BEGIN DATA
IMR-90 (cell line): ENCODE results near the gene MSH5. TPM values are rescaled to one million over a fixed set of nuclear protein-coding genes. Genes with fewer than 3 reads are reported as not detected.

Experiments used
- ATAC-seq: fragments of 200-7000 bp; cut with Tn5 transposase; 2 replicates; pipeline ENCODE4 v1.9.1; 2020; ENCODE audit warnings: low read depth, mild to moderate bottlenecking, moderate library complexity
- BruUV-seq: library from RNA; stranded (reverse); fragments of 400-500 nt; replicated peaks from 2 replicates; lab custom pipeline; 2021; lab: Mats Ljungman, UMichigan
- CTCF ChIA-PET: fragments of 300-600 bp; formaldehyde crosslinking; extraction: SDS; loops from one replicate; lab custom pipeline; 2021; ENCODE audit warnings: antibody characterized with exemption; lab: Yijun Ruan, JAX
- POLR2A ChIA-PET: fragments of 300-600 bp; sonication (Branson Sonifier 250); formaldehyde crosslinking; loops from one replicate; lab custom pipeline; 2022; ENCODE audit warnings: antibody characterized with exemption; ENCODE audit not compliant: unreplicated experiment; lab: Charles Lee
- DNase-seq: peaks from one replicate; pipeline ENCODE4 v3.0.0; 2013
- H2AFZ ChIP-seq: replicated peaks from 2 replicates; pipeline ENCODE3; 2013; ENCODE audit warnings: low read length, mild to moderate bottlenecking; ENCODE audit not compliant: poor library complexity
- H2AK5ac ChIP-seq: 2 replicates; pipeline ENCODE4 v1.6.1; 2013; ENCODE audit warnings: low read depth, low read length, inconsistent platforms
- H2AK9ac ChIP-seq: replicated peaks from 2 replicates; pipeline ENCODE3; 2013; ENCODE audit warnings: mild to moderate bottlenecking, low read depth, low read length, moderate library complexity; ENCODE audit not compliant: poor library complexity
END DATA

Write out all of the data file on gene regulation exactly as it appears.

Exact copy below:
IMR-90 (cell line): ENCODE results near the gene MSH5. TPM values are rescaled to one million over a fixed set of nuclear protein-coding genes. Genes with fewer than 3 reads are reported as not detected.

Experiments used
- ATAC-seq: fragments of 200-7000 bp; cut with Tn5 transposase; 2 replicates; pipeline ENCODE4 v1.9.1; 2020; ENCODE audit warnings: low read depth, mild to moderate bottlenecking, moderate library complexity
- BruUV-seq: library from RNA; stranded (reverse); fragments of 400-500 nt; replicated peaks from 2 replicates; lab custom pipeline; 2021; lab: Mats Ljungman, UMichigan
- CTCF ChIA-PET: fragments of 300-600 bp; formaldehyde crosslinking; extraction: SDS; loops from one replicate; lab custom pipeline; 2021; ENCODE audit warnings: antibody characterized with exemption; lab: Yijun Ruan, JAX
- POLR2A ChIA-PET: fragments of 300-600 bp; sonication (Branson Sonifier 250); formaldehyde crosslinking; loops from one replicate; lab custom pipeline; 2022; ENCODE audit warnings: antibody characterized with exemption; ENCODE audit not compliant: unreplicated experiment; lab: Charles Lee
- DNase-seq: peaks from one replicate; pipeline ENCODE4 v3.0.0; 2013
- H2AFZ ChIP-seq: replicated peaks from 2 replicates; pipeline ENCODE3; 2013; ENCODE audit warnings: low read length, mild to moderate bottlenecking; ENCODE audit not compliant: poor library complexity
- H2AK5ac ChIP-seq: 2 replicates; pipeline ENCODE4 v1.6.1; 2013; ENCODE audit warnings: low read depth, low read length, inconsistent platforms
- H2AK9ac ChIP-seq: replicated peaks from 2 replicates; pipeline ENCODE3; 2013; ENCODE audit warnings: mild to moderate bottlenecking, low read depth, low read length, moderate library complexity; ENCODE audit not compliant: poor library complexity